You Lose 75 Percent of Your Body Heat Through Your Head.
The truth is: “This adage was probably based on an infant’s head size, which is a much greater percentage of the total body than an adult head,” says Pollack. That’s why it’s important to make sure an infant’s head remains covered in cold weather. (This also explains those ubiquitous newborn caps at the hospital.) But for an adult, the figure is more like 10 percent. And keep in mind that heat escapes from any exposed area (feet, arms, hands), so putting on a hat is no more important than slipping on gloves.
To Get Rid of Hiccups, Have Someone Startle You.
The truth is: Most home remedies, like holding your breath or drinking from a glass of water backward, haven’t been medically proven to be effective, says Pollack. However, you can try this trick dating back to 1971, when it was published in The New England Journal of Medicine: Swallow one teaspoon of white granulated sugar. According to the study, this tactic resulted in the cessation of hiccups in 19 out of 20 afflicted patients. Sweet.
Eating Fish Makes You Smart.
The truth is: For kids up to age three or four, this is indeed the case. Fish, especially oily ones, such as salmon, are packed with omega-3 fatty acids, including DHA (docosahexaenoic acid). “DHA is particularly beneficial in the first two years of life for brain development, cognition, and visual acuity,” says Beverly Hills pediatrician Scott W. Cohen, the author of Eat, Sleep, Poop: A Common Sense Guide to Your Baby’s First Year ($16, amazon.com). And a 2008 study in Clinical Pediatrics showed an increase in vocabulary and comprehension for four-year-olds who were given daily DHA supplements. Omega-3 options for the fish-phobic? Try avocados, walnuts, and canola oil.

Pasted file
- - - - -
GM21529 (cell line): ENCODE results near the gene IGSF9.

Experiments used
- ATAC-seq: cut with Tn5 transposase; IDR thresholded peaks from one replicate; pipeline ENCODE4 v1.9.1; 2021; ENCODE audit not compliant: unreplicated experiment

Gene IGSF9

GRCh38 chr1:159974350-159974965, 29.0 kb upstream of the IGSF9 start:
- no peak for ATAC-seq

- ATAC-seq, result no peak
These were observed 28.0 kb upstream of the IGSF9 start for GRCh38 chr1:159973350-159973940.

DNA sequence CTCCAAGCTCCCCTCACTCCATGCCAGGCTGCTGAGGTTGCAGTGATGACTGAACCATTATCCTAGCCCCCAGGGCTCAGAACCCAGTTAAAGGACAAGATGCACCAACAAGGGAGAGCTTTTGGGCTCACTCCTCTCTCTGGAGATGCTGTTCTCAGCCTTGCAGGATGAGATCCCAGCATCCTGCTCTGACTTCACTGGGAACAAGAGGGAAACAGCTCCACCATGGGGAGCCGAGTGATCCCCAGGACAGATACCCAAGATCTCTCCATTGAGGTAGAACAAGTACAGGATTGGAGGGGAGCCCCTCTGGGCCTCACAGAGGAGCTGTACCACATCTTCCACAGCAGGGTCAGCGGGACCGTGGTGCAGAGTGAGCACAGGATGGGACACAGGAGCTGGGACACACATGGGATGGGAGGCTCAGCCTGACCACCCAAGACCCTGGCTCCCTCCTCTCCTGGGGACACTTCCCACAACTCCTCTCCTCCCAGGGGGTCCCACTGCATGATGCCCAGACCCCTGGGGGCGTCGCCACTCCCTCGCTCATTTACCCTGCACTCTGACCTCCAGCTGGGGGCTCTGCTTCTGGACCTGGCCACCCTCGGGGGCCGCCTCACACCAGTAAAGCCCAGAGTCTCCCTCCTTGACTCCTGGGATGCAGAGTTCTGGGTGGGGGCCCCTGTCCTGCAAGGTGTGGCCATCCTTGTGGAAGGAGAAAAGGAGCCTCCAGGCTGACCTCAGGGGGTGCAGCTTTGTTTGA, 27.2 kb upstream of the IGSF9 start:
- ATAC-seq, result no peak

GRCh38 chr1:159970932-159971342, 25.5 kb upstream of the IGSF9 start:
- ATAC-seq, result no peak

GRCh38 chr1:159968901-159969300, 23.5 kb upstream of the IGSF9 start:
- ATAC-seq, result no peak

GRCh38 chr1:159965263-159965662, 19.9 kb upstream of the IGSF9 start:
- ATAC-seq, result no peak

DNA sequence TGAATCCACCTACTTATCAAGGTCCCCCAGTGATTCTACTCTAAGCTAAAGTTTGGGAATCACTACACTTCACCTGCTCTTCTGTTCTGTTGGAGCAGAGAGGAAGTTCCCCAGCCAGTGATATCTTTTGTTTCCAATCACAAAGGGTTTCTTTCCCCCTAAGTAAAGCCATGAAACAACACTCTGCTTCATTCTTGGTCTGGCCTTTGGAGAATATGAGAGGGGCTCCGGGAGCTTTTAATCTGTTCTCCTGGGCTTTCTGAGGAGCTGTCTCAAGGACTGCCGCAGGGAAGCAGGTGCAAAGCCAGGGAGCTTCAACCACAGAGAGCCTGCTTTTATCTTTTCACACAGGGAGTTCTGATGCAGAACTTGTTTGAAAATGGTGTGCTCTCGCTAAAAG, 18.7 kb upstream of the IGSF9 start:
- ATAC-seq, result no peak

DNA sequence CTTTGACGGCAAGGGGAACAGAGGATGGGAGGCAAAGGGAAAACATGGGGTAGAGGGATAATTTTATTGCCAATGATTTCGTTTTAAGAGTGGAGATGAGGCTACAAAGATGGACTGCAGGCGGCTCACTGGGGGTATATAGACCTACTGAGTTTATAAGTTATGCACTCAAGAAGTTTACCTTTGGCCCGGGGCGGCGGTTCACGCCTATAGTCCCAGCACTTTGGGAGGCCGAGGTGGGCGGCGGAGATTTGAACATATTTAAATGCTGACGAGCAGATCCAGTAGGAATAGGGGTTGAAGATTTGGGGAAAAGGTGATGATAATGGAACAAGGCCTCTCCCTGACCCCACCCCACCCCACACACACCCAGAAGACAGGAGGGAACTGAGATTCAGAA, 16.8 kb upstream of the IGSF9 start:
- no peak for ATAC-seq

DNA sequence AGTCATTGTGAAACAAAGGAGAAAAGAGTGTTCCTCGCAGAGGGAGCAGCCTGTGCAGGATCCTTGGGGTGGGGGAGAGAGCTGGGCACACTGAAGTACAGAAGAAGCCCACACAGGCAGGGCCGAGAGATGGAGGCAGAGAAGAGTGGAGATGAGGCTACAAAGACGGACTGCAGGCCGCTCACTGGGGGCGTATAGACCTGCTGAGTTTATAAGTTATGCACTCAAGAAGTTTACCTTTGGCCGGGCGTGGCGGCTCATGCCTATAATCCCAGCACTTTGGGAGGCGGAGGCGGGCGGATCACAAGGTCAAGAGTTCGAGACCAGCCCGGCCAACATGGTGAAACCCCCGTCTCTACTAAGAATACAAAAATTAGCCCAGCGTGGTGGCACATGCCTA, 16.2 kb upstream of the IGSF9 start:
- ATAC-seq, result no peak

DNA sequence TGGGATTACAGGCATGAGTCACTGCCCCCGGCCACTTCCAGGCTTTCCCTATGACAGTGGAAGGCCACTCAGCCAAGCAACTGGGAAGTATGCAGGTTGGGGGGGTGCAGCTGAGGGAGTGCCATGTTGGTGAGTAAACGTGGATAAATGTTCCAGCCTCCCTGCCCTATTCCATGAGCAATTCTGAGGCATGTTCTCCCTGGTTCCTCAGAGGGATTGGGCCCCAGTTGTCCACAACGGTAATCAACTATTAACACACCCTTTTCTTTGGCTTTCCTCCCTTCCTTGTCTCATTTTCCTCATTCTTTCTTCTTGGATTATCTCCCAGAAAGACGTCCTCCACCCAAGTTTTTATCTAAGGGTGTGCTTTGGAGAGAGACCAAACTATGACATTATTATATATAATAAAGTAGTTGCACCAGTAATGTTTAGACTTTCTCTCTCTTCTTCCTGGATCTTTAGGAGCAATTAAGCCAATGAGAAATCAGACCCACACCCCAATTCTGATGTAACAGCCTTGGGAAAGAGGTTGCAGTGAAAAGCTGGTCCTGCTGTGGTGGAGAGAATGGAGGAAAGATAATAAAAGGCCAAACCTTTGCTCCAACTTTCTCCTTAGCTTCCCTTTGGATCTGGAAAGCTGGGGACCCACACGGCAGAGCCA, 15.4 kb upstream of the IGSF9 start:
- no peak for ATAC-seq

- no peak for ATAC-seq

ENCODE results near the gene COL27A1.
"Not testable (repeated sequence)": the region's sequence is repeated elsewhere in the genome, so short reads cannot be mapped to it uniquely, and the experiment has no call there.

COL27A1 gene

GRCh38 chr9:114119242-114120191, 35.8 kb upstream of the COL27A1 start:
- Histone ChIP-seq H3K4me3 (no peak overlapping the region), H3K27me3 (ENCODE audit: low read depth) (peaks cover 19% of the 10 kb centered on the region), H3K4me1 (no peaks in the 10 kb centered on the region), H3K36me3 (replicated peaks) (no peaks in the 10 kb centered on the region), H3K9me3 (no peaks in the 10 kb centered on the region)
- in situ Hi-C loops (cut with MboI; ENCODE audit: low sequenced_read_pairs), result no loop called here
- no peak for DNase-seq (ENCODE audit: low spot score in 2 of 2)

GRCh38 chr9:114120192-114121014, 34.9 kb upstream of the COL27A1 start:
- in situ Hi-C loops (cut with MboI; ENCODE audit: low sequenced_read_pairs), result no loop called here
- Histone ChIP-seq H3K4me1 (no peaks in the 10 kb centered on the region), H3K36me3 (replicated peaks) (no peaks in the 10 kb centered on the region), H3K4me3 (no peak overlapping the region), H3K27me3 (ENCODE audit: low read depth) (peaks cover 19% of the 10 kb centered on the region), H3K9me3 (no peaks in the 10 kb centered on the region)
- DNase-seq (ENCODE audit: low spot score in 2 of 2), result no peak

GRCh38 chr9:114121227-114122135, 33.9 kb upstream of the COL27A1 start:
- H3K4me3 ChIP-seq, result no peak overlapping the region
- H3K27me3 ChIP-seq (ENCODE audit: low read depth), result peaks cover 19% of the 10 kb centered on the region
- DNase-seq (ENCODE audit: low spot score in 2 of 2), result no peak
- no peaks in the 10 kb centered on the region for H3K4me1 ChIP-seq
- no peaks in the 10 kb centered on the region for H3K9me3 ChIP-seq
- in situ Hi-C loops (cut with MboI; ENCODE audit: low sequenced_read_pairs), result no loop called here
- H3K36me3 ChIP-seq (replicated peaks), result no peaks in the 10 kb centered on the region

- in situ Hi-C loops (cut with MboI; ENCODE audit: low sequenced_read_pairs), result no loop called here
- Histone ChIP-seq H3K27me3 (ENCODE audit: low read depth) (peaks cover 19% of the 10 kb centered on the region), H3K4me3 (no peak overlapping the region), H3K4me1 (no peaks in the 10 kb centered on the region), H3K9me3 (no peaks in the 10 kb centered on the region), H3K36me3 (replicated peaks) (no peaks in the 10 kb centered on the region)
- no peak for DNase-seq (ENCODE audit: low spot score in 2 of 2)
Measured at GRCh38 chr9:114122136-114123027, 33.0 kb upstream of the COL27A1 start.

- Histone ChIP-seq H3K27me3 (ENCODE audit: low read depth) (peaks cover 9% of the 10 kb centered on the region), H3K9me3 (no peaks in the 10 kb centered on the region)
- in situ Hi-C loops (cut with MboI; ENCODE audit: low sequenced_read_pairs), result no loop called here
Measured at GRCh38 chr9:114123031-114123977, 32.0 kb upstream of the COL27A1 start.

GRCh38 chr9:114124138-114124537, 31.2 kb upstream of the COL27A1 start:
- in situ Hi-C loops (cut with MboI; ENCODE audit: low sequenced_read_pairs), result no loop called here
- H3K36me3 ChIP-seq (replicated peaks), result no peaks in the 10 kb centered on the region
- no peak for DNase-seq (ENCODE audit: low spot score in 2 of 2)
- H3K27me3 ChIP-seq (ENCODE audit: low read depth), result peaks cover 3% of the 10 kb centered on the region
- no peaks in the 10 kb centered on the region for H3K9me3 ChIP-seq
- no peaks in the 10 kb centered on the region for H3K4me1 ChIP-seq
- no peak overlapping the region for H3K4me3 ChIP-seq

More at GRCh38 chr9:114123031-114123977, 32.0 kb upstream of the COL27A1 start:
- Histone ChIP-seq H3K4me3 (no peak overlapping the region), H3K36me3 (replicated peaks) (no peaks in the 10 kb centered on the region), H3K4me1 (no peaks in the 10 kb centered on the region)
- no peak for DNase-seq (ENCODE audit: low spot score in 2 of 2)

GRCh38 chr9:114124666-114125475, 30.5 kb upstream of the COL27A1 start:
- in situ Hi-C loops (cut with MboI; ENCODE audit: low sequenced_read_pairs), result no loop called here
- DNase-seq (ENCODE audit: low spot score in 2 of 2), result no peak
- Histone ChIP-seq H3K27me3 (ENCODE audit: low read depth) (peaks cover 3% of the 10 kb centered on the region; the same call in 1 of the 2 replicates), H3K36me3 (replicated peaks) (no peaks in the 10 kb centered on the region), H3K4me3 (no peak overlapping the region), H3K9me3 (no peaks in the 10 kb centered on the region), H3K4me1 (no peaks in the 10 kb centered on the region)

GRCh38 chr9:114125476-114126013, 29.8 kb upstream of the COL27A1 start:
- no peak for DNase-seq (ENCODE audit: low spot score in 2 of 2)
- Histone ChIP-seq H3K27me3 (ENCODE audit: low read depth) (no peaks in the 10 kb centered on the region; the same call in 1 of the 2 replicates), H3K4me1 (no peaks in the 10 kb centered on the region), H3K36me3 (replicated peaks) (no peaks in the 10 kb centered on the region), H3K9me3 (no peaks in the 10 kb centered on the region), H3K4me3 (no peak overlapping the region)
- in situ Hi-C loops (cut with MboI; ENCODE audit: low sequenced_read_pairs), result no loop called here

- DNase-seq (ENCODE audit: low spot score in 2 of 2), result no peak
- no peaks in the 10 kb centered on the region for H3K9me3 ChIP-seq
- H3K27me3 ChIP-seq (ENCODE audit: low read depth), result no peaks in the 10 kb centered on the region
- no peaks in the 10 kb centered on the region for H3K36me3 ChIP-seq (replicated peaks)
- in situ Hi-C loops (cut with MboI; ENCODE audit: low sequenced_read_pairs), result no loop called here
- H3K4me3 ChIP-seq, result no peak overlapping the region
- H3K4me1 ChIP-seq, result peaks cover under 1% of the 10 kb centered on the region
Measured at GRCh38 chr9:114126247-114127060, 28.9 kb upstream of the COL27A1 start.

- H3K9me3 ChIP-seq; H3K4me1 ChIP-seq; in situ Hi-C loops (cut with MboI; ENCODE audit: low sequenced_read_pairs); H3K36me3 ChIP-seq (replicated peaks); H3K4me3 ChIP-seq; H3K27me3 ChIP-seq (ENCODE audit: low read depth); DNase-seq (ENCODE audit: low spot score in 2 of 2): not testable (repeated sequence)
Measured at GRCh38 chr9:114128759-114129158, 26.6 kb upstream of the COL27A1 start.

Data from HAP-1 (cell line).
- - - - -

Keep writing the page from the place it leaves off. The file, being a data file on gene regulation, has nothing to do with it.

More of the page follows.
You Shouldn’t Swim for an Hour After Eating.
The truth is: Splash away. “After you eat, more blood flows to the digestive system and away from the muscles,” says Cohen. “The thinking was that if you exercised strenuously right after eating, that lack of blood would cause you to cramp up and drown.” But that won’t happen. Sears concurs: “You might have less energy to swim vigorously, but it shouldn’t inhibit your ability to tread water or play.”
Every Child Needs a Daily Multivitamin.
The truth is: Children who are solely breast-fed during their first year should be given a vitamin D supplement. After that, a multivitamin won’t hurt anyone, but many experts say that even if your child is in a picky phase, there’s no need to sneak Fred, Wilma, and company into his applesauce. “Even extremely fussy eaters grow normally,” Cohen says. “Your kids will eventually get what they need, even if it seems as if they’re subsisting on air and sunlight.”
Warm Milk Will Help You Fall Asleep.
The truth is: Milk contains small amounts of tryptophan (the same amino acid in turkey), “but you would have to drink gallons to get any soporific effect,” says Michael Breus, a clinical psychologist in Scottsdale, Arizona, who specializes in sleep disorders. “What is effective is a routine to help kids wind down,” he says. And if a glass of warm milk is part of the process, it can have a placebo effect, regardless of science.